Wednesday, December 21, 2005

What does a checker do?

As you know, I constantly witter on about this being a system and we being a team. So this is all about those strange creatures (to transcribers) who are checkers.

In an ideal world, checkers would be people who had done some transcribing. As it is not an ideal world, many checkers have not done any. Some of the most successful have just done one transcription and have probably forgotten what they learnt.

Starting up a checker is a little more complicated than getting a transcriber underway. However, if the instructions are followed, it can be done. The software is downloaded from the Free Census web site and is known as WINCC. The checker gets a zipped data file by email and loads it into the software. The task is then to go through the data, line by line, and compare it to the returns on the fiche. I cannot make the checkers look at each line and it is possible to just tab and save your way through the whole thing. I have had one or two people who appear to have done just that.

The checker should attempt to identify the transcriber’s mistakes AND correct them. This latter might seem pretty obvious – but isn’t to some people. The software enables the checker to do lots of interesting things including inserting people;complete households; or even whole pages. They can split up households and join people to households. They can alter the header data and leave lots of interesting little notes for the validater.

The checker should attempt to solve any flagged up records left by the transcriber. They can leave them for the validator and they can also flag items themselves. Of course, it is just as possible for a checker to be wrong as it is for the transcriber. However, I do not second guess checker’s decisions – well, not often. They can see the evidence and what the transcriber thought – I want them to make a decision. Flagging up the query or letting a query through is OK with me – but I would rather they sorted it out before it gets to me.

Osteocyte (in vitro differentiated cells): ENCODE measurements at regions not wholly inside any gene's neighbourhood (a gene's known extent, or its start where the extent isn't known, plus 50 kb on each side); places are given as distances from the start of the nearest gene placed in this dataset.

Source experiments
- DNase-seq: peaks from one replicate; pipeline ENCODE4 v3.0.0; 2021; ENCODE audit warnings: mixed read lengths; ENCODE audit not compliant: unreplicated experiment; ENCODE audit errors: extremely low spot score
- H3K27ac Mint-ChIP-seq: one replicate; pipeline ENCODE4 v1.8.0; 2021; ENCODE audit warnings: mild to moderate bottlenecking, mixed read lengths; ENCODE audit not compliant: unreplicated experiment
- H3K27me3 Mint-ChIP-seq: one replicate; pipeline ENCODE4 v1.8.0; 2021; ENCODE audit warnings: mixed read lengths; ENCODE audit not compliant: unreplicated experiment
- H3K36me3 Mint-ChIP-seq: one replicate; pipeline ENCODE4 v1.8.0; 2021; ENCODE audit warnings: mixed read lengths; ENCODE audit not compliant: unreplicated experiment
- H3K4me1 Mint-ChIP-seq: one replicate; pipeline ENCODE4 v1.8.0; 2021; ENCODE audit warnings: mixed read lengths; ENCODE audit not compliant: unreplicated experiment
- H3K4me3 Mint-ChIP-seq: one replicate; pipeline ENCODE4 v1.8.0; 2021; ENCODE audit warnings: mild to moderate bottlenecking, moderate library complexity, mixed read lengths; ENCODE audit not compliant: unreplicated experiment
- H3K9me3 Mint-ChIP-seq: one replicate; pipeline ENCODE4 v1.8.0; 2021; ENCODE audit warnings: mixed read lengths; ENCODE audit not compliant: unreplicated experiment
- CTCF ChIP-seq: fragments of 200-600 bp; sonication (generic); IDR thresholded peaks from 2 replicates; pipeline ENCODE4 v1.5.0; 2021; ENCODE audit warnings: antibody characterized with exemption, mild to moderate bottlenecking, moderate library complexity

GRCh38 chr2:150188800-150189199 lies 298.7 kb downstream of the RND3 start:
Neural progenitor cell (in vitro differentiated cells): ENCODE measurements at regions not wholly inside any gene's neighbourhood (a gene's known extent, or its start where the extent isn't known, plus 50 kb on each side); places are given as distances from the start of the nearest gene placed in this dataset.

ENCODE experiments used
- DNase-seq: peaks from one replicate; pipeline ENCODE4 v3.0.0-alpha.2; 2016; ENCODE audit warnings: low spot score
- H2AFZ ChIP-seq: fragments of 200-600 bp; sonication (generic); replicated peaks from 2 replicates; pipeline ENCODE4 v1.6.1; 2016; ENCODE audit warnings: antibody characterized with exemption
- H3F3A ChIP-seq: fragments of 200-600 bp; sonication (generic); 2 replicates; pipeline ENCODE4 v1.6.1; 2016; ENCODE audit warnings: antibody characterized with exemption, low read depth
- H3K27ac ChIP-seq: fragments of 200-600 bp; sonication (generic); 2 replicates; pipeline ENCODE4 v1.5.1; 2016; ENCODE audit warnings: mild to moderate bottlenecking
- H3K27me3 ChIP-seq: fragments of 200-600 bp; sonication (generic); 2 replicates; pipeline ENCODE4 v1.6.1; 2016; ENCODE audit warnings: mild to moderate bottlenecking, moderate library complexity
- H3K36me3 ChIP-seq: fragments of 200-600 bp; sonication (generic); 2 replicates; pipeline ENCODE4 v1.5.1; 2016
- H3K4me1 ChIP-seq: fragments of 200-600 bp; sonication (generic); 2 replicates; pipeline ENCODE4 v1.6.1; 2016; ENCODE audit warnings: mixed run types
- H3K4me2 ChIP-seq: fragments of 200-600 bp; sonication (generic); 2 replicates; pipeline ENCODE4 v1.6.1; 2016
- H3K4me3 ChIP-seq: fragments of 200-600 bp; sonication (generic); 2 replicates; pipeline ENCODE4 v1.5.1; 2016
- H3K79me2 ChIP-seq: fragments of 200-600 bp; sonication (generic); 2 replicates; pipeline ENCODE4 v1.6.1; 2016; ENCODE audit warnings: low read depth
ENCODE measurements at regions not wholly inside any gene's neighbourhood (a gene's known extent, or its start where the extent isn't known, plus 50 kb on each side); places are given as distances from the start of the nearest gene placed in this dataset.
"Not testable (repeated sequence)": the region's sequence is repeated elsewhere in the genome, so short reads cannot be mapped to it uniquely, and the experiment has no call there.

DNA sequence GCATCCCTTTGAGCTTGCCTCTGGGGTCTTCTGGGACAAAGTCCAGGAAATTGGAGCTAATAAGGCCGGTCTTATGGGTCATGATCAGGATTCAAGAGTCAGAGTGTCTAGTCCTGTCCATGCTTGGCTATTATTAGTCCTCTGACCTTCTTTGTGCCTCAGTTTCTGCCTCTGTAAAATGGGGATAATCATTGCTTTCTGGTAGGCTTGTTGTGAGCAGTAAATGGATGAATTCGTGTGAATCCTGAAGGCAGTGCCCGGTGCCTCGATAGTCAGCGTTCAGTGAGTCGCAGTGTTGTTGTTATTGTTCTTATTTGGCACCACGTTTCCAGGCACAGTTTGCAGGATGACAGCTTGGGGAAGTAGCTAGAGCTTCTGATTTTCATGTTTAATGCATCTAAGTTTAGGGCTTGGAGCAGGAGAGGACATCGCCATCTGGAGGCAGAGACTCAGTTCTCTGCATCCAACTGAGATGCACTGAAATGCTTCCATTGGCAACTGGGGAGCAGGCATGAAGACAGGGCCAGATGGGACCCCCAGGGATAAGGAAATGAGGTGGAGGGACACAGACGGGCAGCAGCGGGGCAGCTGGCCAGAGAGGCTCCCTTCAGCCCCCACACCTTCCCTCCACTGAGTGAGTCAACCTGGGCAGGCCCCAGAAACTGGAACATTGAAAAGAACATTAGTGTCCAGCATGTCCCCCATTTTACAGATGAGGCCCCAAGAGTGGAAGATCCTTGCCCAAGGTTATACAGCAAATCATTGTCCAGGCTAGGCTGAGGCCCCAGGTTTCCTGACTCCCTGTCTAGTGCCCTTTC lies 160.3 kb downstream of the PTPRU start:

A well transcribed piece is easy to check; but as we are all human, most transcribed pieces are full of errors. The system will take care of them if we all operate it properly. Sometimes the checkers get nightmare pieces with virtually every record requiring a correction. Usually, these are repetitious mistakes and easy to correct. But each correction involves a number of key strokes or mouse clicks and it can become very boring to do ten mouse clicks for each of 5000 records!

At the end of the process the software produces another zipped file. The name has changed from censXXXX to ZZZZyyyy. This zipped file is emailed to the validater, who stuffs it into a third piece of software. You’ll have to wait for the next installment to find out about that.

1 comment:

Rick said...

You kept this very quiet - I know you had it on the stocks but hadn't realised that you had started posting.